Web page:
1. In ArkivDigital, click on the advanced options search button
  2. Select county, Stockholm stads
  3. Select archive type, parish/congregation

stockholm city research

To search in the roteman’s archive on the Stockholm’s city archives site, click here.  Click on the English flag for the English version.

ArkivDigital

 

New Records on ArkivDigital

Produktkatalog

 

Recently, we performed a major update of our online archive and many new records are now available. Below is a summary of the major updates.

Church Books
For those of you who have Swedish relatives who have lived in London, England, we have added the church records for the Swedish parish in London, Ulrika Eleonora, to the online archive. You will find these in the archive for Ulrika Eleonora församling (London).  In addition to household examination/congregation books, moving, birth, marriage and death records we have added other documents such as the attachments to the moving records, parish administration records and parish accounts.

Estate Inventories (Bouppteckningar)
Our photographing of the estate inventories for the 1900’s is going at full speed and many newly photographed images are now online. Before Christmas, we will be publishing a blog giving a status of the estate inventory photographing for each county. Watch out for the blog.

Population/Tax Registers (Mantalslängder)
The county tax/population registers from earliest times to 1820 for Kopparberg and Västmanland counties are now available. For the same time period, the district tax registers (häradsskrivarens exemplar av mantalslängder) or copies of tax/census records for Kronoberg county are now available.

Other Records
The bankruptcy cases for Gotland county from the earliest times up to 1940 are now available. However, some of the volumes are missing from Gotlands norra häradsrätt or district court since they were damaged by fire and are in too poor a condition to be photographed.

Other material that is currently being added are the Supreme Court protocols for the years 1737 to 1751 and the prison lists for all of Sweden from the Office of the Chancellor of Justice for the years 1801 to 1805.

Click here to find out what is available on ArkivDigital.

ArkivDigital

 

Using the Table of Contents in the Swedish Church Books

When you are researching in the Swedish church books in ArkivDigital, many times you will discover that some Swedish church books contain multiple types of records. You may find birth, marriage, death, moving in and moving out records in the same volume. Many books but not all contain a table of contents (Innehåll) but this may not be immediately obvious if your native language is not Swedish.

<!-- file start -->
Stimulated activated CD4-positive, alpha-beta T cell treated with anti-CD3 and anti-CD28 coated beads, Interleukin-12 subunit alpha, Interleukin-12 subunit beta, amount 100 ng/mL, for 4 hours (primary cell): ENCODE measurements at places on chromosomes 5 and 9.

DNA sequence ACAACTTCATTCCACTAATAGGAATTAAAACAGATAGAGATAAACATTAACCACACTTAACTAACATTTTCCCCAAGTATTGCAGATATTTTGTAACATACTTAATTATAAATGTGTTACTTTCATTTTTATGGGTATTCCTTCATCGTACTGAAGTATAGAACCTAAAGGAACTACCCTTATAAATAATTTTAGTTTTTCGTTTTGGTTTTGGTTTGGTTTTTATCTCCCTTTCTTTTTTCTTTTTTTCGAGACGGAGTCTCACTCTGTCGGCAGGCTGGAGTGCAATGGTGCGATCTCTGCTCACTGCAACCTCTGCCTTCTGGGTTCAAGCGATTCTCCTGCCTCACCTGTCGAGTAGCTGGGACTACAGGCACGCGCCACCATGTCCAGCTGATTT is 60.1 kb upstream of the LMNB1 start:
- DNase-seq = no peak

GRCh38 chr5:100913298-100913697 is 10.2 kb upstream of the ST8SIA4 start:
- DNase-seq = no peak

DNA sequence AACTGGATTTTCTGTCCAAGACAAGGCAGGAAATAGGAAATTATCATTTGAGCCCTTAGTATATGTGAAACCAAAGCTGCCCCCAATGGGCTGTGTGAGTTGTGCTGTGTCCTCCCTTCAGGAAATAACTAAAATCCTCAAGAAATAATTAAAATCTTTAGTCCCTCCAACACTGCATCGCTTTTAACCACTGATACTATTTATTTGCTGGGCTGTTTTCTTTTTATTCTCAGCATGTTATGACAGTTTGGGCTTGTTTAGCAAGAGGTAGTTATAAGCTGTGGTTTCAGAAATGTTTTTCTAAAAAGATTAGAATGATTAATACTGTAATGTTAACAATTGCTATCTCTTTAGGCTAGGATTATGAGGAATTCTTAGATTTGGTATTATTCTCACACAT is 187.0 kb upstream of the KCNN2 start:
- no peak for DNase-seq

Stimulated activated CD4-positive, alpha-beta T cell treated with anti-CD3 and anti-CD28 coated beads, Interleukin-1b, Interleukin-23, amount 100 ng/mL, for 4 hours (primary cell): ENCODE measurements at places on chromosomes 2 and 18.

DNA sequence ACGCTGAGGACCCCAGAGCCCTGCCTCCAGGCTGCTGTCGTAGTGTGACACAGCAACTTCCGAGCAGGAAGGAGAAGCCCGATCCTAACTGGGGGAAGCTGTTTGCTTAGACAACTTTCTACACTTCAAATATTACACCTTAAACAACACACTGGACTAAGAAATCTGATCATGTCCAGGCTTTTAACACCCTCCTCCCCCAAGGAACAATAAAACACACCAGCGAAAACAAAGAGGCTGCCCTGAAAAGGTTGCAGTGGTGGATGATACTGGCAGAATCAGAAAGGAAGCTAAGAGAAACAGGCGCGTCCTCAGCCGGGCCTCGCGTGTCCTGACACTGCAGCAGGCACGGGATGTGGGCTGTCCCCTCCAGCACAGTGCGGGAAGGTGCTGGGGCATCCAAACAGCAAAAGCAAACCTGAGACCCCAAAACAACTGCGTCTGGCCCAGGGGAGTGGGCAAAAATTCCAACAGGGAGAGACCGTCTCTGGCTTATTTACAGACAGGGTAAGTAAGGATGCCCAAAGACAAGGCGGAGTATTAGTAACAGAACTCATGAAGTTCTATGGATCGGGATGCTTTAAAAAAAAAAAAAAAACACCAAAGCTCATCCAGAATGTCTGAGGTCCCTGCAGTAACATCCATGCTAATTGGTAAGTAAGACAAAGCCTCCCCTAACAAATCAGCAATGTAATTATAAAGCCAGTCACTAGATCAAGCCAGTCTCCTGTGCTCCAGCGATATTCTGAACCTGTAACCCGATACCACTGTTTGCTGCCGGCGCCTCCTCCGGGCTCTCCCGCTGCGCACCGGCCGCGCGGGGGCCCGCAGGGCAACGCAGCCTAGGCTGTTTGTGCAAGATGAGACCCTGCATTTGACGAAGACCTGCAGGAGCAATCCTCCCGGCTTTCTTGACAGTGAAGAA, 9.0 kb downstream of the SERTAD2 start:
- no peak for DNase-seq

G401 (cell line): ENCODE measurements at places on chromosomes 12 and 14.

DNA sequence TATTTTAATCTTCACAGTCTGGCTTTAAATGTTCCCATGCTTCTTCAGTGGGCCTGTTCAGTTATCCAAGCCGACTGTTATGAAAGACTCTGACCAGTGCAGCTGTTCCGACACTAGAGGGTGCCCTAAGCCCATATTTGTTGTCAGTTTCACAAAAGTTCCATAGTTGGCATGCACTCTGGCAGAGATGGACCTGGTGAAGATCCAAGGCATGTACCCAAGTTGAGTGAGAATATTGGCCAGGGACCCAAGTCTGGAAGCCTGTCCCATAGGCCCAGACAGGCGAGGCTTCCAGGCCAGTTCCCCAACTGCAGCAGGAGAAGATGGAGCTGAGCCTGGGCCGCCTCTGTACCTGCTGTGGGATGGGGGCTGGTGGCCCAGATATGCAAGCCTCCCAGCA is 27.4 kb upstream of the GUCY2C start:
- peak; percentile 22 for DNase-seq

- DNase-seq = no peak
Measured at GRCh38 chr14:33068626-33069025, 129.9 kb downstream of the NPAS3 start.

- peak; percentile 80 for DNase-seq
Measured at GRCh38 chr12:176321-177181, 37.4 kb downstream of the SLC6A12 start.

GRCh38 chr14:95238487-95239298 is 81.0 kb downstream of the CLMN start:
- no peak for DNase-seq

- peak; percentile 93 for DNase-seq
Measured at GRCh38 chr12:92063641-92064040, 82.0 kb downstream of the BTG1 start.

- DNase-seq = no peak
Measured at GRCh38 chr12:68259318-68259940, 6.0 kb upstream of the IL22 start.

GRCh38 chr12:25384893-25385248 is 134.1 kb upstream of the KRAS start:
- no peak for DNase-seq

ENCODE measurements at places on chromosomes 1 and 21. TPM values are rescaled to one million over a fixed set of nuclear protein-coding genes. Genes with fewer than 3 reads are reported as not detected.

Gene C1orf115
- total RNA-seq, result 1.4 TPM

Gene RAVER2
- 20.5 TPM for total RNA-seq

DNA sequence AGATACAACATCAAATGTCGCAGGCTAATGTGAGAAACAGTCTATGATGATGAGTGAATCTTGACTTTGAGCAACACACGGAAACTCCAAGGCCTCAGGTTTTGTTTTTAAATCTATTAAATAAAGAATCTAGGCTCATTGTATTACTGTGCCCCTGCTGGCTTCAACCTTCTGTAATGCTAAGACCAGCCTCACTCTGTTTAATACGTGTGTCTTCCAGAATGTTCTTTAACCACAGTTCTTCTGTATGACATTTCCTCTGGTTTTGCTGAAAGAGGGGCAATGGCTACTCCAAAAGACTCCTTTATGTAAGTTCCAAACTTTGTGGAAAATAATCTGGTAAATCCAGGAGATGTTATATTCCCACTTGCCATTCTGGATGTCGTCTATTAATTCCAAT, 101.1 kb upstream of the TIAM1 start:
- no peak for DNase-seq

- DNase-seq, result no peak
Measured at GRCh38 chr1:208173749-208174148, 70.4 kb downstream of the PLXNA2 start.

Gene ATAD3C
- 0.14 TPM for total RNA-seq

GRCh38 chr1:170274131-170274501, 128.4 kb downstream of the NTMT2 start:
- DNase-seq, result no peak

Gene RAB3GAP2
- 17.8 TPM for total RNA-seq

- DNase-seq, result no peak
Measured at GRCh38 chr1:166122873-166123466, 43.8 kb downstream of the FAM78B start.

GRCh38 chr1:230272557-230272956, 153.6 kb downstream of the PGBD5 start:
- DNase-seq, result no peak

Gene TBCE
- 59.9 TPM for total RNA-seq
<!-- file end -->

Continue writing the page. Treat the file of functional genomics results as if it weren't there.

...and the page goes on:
Before searching for a record in a volume, one should always check for the presence of a table of contents (Innehåll).  If one exists, the table of contents (Innehåll) is usually located in the front of the book and will show the page numbers where you can find the various record types.  Below is an example from a birth and christenings book for Kärna parish in Östergotland county.

Table of Contents

Kärna CI:3 (1808-1856) Image 3 / page 1 (AID: v38617.b3.s1, NAD: SE/VALA/00208)
Link

Transcription
Innehåll
Födelse-  och doplängd  6/1 1808 – 25/12 1856____________________pag. 4 -231;
Vigesllängd 27/3 1808 – 30/12 1856________________________        ”  233-294;
Död- och begrafningslängd 4/1 1808 – 28/11 1856________________     ” 295-427.

Translation
Table of Contents
Birth and baptismal records  January 6, 1808 – December 25, 1856____page 4-231;
Marriage records   March 27, 1808 – December 30, 1856___________  “ 233-294;
Death and burial records  January 4, 1808 – November 28, 1856_______”295-427.

The table of contents shows the page numbers where you can find each set of records that are in this book: birth, marriage and death records as well as the date coverage. Thus if we were looking for a death record in 1808 for Kärna parish, we would go directly to page 295 to begin the search.

While not all books include a table of contents and in those cases you may need to browse through the book to find the correct section, we recommend that you develop a habit of always checking for the existence of a table of contents (Innehåll) in a volume to help your search.

ArkivDigital 

Swedish Church Book Tutorials

Swedish GenealogyThe Swedish church books are usually the first Swedish records that one uses when tracing one’s Swedish roots. These records are a “gold mine” because they are so complete and contain such detailed information. In many cases, one can trace a person’s life in the church books from birth to death or birth to emigration.

We often hear from many people who have Swedish ancestry but don’t speak Swedish, that they are intimidated by the Swedish church books because they are in Swedish. But there is no need to be. The church books consist primarily of tables of names, places and dates. Yes, there are Swedish words but these words are used repeatedly. Once one becomes familiar with the commonly used words, researching in the church books becomes relatively easy.

On our website, you will find a section titled, Swedish Genealogy. In this section, you will find record examples and translations for birth, marriage, death, household examination and moving records and much more.

Introduction to Swedish Church Books
Birth Record Examples
Marriage Record Examples
Death Record Examples
Household Examination Record Examples
Moving in and Moving out Records

Death record example

Image above: 1700s death record example. Go to page.

Kathy Meade, ArkivDigital USA